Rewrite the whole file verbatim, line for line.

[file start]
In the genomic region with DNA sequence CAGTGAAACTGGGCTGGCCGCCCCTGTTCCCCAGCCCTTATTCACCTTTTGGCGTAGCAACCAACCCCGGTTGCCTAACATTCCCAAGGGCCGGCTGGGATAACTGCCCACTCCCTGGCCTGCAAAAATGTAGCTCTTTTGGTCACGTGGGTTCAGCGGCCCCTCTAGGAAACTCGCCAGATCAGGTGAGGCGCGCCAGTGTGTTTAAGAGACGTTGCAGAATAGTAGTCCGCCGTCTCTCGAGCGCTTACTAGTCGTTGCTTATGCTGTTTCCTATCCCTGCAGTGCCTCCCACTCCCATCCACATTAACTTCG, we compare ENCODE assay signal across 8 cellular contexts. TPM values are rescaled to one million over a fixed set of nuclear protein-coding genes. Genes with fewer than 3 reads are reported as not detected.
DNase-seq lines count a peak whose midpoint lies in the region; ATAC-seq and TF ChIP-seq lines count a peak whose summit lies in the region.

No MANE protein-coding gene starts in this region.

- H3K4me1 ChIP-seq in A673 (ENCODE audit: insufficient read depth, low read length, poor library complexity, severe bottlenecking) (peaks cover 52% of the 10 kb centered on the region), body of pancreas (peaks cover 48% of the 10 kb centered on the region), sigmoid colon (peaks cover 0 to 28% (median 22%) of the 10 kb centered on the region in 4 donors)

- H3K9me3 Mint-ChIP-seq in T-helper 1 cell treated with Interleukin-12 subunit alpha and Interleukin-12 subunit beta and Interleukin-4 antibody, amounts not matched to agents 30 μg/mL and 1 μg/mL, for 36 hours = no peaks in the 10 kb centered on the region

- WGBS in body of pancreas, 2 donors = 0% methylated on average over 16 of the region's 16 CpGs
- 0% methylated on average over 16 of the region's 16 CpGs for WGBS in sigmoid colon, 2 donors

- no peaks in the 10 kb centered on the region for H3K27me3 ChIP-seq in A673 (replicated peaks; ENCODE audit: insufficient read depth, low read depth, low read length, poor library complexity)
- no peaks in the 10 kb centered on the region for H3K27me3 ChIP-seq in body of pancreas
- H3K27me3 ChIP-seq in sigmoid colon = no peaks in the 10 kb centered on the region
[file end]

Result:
In the genomic region with DNA sequence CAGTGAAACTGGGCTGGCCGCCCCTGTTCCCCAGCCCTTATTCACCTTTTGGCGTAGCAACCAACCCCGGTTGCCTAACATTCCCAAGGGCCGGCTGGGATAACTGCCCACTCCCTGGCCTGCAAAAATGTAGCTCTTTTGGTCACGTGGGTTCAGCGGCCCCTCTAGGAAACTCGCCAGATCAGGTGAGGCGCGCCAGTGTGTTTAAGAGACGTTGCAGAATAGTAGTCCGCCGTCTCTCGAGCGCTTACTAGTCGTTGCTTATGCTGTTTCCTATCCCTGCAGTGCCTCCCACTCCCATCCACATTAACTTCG, we compare ENCODE assay signal across 8 cellular contexts. TPM values are rescaled to one million over a fixed set of nuclear protein-coding genes. Genes with fewer than 3 reads are reported as not detected.
DNase-seq lines count a peak whose midpoint lies in the region; ATAC-seq and TF ChIP-seq lines count a peak whose summit lies in the region.

No MANE protein-coding gene starts in this region.

- H3K4me1 ChIP-seq in A673 (ENCODE audit: insufficient read depth, low read length, poor library complexity, severe bottlenecking) (peaks cover 52% of the 10 kb centered on the region), body of pancreas (peaks cover 48% of the 10 kb centered on the region), sigmoid colon (peaks cover 0 to 28% (median 22%) of the 10 kb centered on the region in 4 donors)

- H3K9me3 Mint-ChIP-seq in T-helper 1 cell treated with Interleukin-12 subunit alpha and Interleukin-12 subunit beta and Interleukin-4 antibody, amounts not matched to agents 30 μg/mL and 1 μg/mL, for 36 hours = no peaks in the 10 kb centered on the region

- WGBS in body of pancreas, 2 donors = 0% methylated on average over 16 of the region's 16 CpGs
- 0% methylated on average over 16 of the region's 16 CpGs for WGBS in sigmoid colon, 2 donors

- no peaks in the 10 kb centered on the region for H3K27me3 ChIP-seq in A673 (replicated peaks; ENCODE audit: insufficient read depth, low read depth, low read length, poor library complexity)
- no peaks in the 10 kb centered on the region for H3K27me3 ChIP-seq in body of pancreas
- H3K27me3 ChIP-seq in sigmoid colon = no peaks in the 10 kb centered on the region